Tag Archives: engineers

Engineers Invent a Bubble-Pen to Write with Nanoparticles

AUSTIN, Texas — Researchers in the Cockrell School of Engineering at The University of Texas at Austin have solved a problem in micro- and nanofabrication — how to quickly, gently and precisely handle tiny particles — that will allow researchers to more easily build tiny machines, biomedical sensors, optical computers, solar panels and other devices. (more…)

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Engineers Build World’s Smallest, Fastest Nanomotor

AUSTIN, Texas — Researchers at the Cockrell School of Engineering at The University of Texas at Austin have built the smallest, fastest and longest-running tiny synthetic motor to date. The team’s nanomotor is an important step toward developing miniature machines that could one day move through the body to administer insulin for diabetics when needed, or target and treat cancer cells without harming good cells. (more…)

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Origins and uses of wrinkles, creases, folds

New research into the origins of — and structural differences between — wrinkles, creases, and folds could have applications in many fields, from flexible electronic devices to dermatology to flexible sheets that become sticky when stretched. Findings from a Brown University research group appear in Proceedings of the Royal Society A.

PROVIDENCE, R.I. [Brown University] — Engineers from Brown University have mapped out the amounts of compression required to cause wrinkles, creases, and folds to form in rubbery materials. The findings could help engineers control the formation of these structures, which can be useful in designing nanostructured materials for flexible electronic devices or surfaces that require variable adhesion. (more…)

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Pushing Boundaries

Engineers report research milestones in fuel cells, flexible composites

Faculty and students in the University of Delaware’s College of Engineering continue to blaze a trail of innovation, reporting recent research milestones in flexible composites and fuel cells.

Flexible composites

The Chou research group recently reported success in fabricating flexible composites based on carbon nanotube (CNT) fibers in the high impact factor journal, Advanced Functional Materials (AFM). A micrograph image illustrating the pattern of a buckled CNT fiber in the stretchable conductor was selected as the journal’s cover photo for the January 2013 issue. (more…)

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Rewriting the Rules of Teamwork

EAST LANSING, Mich. — As scientists from different disciplines and regions help design a world-class nuclear research facility at Michigan State University, a team of MSU researchers will conduct one of the first major studies of how teams work together.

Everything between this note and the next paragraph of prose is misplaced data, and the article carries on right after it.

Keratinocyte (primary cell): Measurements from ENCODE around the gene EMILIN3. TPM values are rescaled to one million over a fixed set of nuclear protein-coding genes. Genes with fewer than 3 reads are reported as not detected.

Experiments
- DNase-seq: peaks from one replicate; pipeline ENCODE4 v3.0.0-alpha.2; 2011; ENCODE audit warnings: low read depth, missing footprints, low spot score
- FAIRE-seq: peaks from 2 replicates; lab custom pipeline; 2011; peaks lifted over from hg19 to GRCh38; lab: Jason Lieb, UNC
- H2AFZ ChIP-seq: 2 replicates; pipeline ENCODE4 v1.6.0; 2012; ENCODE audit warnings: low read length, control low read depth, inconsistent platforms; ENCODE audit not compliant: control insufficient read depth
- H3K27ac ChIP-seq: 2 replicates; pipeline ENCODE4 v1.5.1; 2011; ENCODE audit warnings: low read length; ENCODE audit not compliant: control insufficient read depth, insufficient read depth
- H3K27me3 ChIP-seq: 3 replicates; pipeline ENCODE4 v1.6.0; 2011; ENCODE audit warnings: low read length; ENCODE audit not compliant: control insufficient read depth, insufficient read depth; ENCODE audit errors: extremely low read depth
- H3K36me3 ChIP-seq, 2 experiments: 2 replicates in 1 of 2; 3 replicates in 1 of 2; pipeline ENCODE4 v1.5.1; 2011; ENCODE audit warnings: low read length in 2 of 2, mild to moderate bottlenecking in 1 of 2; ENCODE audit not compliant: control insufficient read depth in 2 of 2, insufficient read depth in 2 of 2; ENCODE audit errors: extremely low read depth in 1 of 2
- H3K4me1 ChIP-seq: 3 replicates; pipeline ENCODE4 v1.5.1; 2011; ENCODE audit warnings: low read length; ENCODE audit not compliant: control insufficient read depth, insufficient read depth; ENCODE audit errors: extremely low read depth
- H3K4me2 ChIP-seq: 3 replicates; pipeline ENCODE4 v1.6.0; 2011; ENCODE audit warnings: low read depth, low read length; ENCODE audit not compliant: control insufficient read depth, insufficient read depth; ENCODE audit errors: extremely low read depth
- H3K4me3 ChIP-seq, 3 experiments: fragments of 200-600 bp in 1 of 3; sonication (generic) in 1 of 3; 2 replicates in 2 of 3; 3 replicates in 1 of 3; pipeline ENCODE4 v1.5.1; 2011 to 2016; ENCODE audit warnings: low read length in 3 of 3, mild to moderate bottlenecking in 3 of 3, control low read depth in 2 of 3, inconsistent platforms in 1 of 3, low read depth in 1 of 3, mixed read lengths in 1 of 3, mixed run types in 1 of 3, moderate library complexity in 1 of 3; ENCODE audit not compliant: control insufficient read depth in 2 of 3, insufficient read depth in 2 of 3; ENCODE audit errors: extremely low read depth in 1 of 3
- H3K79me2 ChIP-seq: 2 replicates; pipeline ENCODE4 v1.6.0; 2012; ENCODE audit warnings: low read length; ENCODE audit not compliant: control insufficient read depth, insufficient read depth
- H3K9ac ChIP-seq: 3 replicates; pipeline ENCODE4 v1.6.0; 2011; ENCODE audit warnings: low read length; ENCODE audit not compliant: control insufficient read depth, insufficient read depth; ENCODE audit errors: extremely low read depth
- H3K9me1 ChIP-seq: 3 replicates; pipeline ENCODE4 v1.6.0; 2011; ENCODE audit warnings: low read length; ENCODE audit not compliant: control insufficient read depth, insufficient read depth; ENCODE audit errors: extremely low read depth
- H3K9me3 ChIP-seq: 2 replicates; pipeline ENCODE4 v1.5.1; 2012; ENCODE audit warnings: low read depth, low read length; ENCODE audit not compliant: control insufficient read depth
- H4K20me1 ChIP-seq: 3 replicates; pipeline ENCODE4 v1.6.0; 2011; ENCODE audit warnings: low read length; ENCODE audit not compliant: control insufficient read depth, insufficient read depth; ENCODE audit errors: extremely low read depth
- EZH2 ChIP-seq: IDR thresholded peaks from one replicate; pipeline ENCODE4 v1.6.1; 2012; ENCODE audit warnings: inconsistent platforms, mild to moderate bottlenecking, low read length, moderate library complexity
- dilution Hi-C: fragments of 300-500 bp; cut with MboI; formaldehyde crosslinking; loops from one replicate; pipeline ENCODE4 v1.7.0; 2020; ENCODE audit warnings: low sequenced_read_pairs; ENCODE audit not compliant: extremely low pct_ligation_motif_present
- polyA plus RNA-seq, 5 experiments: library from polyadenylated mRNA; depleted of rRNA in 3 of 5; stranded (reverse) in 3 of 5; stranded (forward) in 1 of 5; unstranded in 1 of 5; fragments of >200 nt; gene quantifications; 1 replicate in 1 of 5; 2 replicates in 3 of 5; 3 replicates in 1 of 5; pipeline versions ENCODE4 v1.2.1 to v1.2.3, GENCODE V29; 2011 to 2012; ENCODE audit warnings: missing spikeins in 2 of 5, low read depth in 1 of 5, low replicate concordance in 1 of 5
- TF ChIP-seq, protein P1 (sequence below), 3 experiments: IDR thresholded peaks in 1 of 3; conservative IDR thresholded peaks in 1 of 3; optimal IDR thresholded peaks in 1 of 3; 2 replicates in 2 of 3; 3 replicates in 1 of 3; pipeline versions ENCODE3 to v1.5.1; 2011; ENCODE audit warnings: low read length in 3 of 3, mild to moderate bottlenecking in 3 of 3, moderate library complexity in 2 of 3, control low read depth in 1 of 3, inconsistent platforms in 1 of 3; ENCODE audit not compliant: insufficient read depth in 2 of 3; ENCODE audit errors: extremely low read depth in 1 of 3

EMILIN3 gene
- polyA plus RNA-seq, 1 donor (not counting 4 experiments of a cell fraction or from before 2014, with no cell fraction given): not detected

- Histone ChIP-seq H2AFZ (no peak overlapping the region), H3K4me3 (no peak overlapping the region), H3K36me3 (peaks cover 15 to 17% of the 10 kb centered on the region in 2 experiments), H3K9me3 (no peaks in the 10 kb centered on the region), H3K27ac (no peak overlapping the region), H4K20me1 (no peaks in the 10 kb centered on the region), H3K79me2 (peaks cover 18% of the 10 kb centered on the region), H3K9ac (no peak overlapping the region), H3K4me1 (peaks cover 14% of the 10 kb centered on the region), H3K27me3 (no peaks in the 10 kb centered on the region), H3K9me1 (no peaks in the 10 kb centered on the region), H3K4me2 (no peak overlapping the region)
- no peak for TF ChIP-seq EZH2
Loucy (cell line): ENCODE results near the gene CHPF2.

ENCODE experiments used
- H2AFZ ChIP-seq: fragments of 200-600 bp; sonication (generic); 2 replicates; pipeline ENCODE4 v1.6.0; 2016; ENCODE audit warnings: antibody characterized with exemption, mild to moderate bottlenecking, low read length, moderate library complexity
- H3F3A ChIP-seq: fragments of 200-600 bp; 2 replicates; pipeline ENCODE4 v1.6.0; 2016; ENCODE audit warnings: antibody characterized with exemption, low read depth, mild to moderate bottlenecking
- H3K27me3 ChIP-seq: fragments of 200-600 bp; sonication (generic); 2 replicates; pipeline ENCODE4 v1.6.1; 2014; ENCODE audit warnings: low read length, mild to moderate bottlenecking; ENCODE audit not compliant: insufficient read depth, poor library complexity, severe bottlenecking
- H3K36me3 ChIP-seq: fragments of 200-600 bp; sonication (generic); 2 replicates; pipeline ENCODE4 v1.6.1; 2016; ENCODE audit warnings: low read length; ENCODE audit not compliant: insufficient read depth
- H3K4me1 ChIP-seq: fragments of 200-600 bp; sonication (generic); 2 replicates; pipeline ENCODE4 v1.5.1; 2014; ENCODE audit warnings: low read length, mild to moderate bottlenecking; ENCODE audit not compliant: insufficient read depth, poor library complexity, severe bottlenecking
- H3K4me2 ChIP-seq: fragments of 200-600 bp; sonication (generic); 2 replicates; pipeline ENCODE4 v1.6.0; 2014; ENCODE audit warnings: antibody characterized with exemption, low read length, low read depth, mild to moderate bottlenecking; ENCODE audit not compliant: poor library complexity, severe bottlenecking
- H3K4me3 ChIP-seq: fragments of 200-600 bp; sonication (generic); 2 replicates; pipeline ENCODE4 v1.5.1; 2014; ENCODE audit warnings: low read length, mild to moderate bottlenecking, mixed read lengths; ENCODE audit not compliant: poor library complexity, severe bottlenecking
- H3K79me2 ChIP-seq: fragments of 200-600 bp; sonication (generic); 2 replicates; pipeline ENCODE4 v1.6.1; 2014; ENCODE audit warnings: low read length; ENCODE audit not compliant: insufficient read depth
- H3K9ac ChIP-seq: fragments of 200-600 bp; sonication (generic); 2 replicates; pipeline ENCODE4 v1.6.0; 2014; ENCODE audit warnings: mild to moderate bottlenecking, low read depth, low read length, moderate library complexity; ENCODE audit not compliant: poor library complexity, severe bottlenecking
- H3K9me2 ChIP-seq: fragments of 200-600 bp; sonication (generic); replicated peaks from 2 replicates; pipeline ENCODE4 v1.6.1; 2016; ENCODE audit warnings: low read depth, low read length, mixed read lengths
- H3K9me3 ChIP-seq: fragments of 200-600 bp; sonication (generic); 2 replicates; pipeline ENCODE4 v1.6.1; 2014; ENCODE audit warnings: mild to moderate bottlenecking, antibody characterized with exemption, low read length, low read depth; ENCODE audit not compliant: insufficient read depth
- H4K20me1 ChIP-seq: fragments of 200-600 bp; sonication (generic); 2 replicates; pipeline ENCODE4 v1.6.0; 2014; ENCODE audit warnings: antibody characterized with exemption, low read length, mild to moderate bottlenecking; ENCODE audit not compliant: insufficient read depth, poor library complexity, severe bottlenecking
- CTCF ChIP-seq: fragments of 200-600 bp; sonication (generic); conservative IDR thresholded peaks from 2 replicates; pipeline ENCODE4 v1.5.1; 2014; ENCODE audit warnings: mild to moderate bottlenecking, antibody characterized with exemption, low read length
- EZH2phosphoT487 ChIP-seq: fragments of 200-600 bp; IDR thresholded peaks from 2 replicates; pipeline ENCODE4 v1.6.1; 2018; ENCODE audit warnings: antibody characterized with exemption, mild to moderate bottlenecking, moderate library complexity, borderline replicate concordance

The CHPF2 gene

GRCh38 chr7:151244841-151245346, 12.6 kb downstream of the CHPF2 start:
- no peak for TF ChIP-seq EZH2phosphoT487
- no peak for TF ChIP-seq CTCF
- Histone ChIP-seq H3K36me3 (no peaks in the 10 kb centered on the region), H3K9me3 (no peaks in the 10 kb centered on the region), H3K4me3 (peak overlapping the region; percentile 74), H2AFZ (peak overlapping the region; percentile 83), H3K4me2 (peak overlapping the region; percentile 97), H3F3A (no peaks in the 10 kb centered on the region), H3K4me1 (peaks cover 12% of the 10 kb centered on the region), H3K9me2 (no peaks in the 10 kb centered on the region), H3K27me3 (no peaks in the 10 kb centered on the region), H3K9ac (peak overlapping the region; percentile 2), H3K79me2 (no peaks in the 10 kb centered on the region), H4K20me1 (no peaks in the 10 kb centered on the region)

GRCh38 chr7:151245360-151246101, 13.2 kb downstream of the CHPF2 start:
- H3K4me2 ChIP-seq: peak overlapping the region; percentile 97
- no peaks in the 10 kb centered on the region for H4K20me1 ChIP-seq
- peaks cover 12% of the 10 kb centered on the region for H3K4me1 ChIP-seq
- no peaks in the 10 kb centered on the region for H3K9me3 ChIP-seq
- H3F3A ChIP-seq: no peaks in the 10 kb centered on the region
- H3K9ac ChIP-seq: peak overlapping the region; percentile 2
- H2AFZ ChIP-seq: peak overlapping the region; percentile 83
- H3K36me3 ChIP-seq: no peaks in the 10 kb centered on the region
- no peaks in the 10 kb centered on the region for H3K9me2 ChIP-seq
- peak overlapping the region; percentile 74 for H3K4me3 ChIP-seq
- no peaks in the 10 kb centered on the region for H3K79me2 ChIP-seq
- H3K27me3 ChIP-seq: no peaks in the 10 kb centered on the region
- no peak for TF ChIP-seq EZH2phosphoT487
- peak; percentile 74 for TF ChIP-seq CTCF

Using surveys, interviews and high-tech devices that monitor interaction, the researchers will study teamwork among the many groups of physicists, engineers and other scientists involved in the creation of the Facility for Rare Isotope Beams, or FRIB.

The three-year study is funded by a $1.1 million grant from the National Science Foundation. (more…)

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Novel Device Removes Heavy Metals From Water

*Engineers at Brown University have developed a system that cleanly and efficiently removes trace heavy metals from water. In experiments, the researchers showed the system reduced cadmium, copper, and nickel concentrations, returning contaminated water to near or below federally acceptable standards. The technique is scalable and has viable commercial applications, especially in the environmental remediation and metal recovery fields. Results appear in the Chemical Engineering Journal.*

PROVIDENCE, R.I. [Brown University] — An unfortunate consequence of many industrial and manufacturing practices, from textile factories to metalworking operations, is the release of heavy metals in waterways. Those metals can remain for decades, even centuries, in low but still dangerous concentrations.

Ridding water of trace metals “is really hard to do,” said Joseph Calo, professor emeritus of engineering who maintains an active laboratory at Brown. He noted the cost, inefficiency, and time needed for such efforts. “It’s like trying to put the genie back in the bottle.” (more…)

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Yale Engineers Making Solar Power More Efficient

Innovations by a team of Yale University researchers could lead to improvements in basic solar power technology that result in lower-cost, higher-efficiency photovoltaic systems.

Photovoltaics (PV) directly convert sunlight into electricity. PV systems can be arrayed on rooftops to generate electricity for entire buildings, among other uses. Less expensive, more efficient systems could encourage broader use of this clean energy technology. (more…)

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Voyager 2 Completes Switch to Backup Thruster Set

PASADENA, Calif. — NASA’s Voyager 2 has successfully switched to the backup set of thrusters that controls the roll of the spacecraft. Deep Space Network personnel sent commands to the spacecraft to make the change on Nov. 4 and received confirmation today that the switch has been made.

The change allows engineers to reduce the amount of power that the 34-year-old spacecraft needs to operate by turning off the heater that keeps the fuel to the primary thrusters warm. Although the rate of energy generated by Voyager 2’s nuclear power source continues to decline, by reducing its power requirements, engineers expect the spacecraft can continue to operate for another decade. (more…)

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